Returning home he cemented his reputation as a plant parasitic nematologist and represented Scotland at many international conferences and symposia. It was during one such event that, having discovered through a delegate that certain countries had ratified EEC regulations, regarding potato pests, which they did not intend to enforce, his conference briefcase disappeared.

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“I was issued with a new briefcase and set of papers. Next day it magically reappeared in the conference room but every written note had been removed. It appears the delegate had reported to her seniors that I had been asking awkward questions,” he said. “My notes were removed in case they held incriminating statements. The irony is nothing was written down. All I needed was in my head.”

Having gained a reputation as a problem solver he conducted several investigations overseas where consignments of exported potatoes had been failed for confirmed, or suspected, infestations of pests. In one, where he believed failure was engineered by commercial interests, such was the attendant publicity that on the final night of his visit he was installed in a remote hotel and his return air ticket booked under the assumed name – John Smith – to protect him. In ­Morocco, after an airport strike resulted in him arriving late minus his luggage or local currency, he ended up in the hotel where Casablanca had been filmed, negotiating with reception for cash and bartering for replacement clothes in the local market. Later, a potato importer’s invitation to dinner was accompanied by two beautiful young girls whom he only realised later were not the businessman’s “cousins” – by that time he had made his excuses and left.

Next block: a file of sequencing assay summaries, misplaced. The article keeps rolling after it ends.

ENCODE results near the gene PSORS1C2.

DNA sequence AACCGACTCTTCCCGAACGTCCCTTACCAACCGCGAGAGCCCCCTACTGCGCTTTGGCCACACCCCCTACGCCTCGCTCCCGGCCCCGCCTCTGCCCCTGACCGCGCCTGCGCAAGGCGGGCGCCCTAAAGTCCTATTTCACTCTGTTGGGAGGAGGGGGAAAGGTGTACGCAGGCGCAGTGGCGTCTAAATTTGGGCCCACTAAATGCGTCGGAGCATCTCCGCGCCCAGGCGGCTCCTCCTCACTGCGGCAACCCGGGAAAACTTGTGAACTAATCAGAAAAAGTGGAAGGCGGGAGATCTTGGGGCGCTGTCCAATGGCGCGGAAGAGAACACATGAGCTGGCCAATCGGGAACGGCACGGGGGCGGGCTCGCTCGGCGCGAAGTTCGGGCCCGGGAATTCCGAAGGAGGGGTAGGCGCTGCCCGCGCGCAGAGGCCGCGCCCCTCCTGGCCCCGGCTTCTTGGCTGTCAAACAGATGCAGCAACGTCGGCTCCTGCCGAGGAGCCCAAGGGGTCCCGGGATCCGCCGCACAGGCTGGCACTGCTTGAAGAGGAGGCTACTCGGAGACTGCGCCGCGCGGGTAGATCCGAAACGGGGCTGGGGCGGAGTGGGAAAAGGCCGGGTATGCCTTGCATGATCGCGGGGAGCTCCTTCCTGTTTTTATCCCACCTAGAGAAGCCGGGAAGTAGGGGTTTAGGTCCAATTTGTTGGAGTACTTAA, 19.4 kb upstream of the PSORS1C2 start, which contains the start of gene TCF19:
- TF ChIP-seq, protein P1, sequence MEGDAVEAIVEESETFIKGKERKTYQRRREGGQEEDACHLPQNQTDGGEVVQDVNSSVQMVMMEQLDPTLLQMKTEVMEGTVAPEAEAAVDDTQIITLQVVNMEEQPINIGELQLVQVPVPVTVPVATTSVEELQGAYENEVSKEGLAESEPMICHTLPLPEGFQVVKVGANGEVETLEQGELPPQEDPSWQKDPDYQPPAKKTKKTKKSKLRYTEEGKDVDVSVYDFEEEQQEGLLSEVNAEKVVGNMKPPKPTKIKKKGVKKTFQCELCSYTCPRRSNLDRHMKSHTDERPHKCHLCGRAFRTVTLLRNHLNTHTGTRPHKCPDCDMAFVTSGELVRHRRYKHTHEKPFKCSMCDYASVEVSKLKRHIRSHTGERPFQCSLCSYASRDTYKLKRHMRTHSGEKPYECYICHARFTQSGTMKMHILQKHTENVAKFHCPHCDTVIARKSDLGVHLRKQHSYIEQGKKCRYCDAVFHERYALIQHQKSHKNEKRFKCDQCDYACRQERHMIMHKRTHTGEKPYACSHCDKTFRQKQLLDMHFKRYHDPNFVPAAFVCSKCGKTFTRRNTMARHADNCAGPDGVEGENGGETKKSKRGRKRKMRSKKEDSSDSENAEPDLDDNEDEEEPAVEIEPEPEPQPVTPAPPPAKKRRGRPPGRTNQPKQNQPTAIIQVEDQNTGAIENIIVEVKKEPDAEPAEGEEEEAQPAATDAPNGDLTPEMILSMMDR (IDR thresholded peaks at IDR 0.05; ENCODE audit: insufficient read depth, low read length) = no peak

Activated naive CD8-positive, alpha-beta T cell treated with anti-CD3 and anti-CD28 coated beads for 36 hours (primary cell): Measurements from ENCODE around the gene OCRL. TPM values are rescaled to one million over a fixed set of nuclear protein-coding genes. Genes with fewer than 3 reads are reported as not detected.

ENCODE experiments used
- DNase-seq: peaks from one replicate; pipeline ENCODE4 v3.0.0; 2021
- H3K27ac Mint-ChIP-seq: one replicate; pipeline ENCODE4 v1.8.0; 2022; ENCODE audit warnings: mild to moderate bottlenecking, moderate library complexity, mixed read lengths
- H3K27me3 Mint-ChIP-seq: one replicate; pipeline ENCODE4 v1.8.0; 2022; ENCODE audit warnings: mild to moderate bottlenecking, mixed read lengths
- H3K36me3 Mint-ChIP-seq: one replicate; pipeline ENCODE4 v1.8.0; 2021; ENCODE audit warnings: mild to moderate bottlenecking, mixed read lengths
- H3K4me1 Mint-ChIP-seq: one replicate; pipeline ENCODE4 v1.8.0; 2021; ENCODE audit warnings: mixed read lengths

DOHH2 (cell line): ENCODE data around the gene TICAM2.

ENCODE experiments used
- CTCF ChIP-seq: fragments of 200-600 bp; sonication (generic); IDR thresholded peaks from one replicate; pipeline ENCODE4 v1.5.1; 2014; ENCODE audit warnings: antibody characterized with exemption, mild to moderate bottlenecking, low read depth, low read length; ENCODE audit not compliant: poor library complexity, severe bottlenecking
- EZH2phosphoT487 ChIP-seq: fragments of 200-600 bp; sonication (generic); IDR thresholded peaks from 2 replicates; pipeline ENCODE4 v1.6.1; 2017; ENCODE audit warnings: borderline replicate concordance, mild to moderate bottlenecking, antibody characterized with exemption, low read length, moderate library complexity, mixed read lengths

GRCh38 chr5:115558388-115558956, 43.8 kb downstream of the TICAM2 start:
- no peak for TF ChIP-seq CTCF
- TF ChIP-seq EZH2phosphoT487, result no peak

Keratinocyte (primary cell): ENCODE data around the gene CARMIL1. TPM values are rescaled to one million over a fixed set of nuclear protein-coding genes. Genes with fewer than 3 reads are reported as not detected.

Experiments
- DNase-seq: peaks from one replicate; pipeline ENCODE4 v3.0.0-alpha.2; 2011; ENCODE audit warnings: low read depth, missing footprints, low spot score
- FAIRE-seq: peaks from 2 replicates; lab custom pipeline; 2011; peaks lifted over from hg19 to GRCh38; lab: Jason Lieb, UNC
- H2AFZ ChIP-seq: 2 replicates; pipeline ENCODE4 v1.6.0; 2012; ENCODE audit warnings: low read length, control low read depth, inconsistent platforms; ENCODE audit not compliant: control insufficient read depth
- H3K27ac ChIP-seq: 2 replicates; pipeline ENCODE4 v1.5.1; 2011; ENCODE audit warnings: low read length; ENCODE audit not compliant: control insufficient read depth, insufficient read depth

And in Cuba, which he visited twice in the 1980s, he worked closely with suspicious Cuban inspectors, watched by Communist minders. But the highlight of his career was a case, in which he was the main technical witness, which focused on European testing procedures following an allegation that DAFS had recklessly issued a false certificate declaring an export consignment of potatoes free of a pest. They lost the case on points of law, then lost an appeal but subsequently won when it went to the House of Lords, ultimately establishing a principle in international quarantine.

He retired in 1987 and became involved in the local community of South Queensferry where he and wife Jessie had lived since 1956. He was active in the Rotary and Probus clubs, supported the parish church and Parent Teacher Associations, helped with the Scouts and was part of a pressure group that campaigned to have a new high school expanded to cover third and fourth year, eventually achieving an upgrade to sixth-year education.

He was also involved in founding and chairing the Queensferry & District Horticultural Society and opened his own garden to the public under Scotland’s Gardens Scheme (SGS). In 1994 he joined the Royal Caledonian Horticultural Society, becoming secretary and treasurer. He later developed the Scottish Gardeners Forum and received the MBE in 2003 for services to Scottish horticulture.

A gifted speaker, he gave scores of talks for the SGS, frequently recited Burns poems and gave the Immortal Memory at the Zoological Society in Edinburgh. He adored choral music and, having been a member of the St Andrew’s House Singers and Ledlanet chorus, he gave many solo and quartet performances but said his greatest musical experience of all was as part of the Edinburgh Festival Chorus. Once compared to one of the Victorian gentlemen of literature – he could make a speech, recite a poem, sing a madrigal, create a picture, design a garden and make a piece of furniture – he quietly confessed it was a description he rather liked.

Predeceased by wife Jessie, Tom Mabbott is survived by sons Findlay and Alastair, grandson Michael and his brother Gordon.